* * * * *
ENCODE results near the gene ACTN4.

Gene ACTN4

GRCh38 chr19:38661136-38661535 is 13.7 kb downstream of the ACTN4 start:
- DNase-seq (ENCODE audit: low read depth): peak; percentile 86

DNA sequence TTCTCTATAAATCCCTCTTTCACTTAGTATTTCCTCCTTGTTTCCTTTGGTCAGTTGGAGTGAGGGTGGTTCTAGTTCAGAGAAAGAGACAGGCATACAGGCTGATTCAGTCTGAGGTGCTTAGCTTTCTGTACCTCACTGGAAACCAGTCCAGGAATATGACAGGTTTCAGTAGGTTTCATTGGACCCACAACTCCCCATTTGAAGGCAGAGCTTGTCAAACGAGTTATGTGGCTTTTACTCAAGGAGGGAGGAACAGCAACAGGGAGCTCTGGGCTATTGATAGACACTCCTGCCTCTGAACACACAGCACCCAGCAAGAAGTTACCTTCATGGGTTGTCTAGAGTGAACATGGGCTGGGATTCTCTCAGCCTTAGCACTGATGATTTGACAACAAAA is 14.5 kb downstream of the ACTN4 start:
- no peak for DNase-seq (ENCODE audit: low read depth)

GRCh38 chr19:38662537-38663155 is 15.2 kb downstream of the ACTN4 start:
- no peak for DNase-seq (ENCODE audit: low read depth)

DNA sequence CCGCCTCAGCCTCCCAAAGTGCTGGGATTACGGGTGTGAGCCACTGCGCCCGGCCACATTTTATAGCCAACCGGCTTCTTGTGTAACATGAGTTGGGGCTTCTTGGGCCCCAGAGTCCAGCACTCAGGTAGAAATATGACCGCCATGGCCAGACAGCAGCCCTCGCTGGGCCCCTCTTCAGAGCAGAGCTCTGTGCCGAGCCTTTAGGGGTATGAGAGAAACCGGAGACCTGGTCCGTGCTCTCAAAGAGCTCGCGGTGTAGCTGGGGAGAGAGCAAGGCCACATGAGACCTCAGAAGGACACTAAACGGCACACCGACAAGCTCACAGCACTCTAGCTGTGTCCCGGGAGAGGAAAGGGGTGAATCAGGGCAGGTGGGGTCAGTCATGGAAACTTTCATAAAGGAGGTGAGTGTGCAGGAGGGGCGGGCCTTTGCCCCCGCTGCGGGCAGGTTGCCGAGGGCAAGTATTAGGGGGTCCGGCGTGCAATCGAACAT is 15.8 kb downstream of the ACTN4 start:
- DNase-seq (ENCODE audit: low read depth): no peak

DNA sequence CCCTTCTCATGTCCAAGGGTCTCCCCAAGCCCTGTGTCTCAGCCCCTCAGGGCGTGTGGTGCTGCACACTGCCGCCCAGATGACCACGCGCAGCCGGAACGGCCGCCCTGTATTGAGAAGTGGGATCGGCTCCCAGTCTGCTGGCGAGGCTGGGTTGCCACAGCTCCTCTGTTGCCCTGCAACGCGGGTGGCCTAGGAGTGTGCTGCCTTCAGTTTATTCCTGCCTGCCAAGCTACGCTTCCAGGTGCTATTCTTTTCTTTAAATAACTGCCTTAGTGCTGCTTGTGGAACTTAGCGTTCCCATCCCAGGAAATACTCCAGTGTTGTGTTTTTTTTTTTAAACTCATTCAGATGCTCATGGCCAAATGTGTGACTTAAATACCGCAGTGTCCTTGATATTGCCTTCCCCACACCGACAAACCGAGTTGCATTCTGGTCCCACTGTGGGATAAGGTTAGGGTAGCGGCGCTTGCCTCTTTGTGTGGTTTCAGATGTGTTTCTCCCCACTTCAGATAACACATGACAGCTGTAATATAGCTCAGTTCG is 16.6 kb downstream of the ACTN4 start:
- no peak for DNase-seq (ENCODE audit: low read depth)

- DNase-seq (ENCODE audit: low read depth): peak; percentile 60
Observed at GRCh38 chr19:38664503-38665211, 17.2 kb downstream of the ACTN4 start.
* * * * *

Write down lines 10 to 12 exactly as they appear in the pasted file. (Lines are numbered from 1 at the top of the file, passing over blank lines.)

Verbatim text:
- DNase-seq (ENCODE audit: low read depth): no peak

DNA sequence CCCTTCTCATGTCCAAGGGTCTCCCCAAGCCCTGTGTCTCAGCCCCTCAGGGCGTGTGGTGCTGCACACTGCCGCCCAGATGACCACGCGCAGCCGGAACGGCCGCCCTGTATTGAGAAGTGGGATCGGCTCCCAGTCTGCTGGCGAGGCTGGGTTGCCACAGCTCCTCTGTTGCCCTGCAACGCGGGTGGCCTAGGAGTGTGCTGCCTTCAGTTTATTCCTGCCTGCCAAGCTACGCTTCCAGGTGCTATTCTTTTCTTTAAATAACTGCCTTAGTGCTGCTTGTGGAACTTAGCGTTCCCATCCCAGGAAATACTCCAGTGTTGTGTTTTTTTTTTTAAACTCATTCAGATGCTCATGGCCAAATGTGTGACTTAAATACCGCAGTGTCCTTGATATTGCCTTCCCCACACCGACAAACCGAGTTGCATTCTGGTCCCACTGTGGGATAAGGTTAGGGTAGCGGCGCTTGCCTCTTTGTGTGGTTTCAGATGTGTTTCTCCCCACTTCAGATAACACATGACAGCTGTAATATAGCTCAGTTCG is 16.6 kb downstream of the ACTN4 start:
- no peak for DNase-seq (ENCODE audit: low read depth)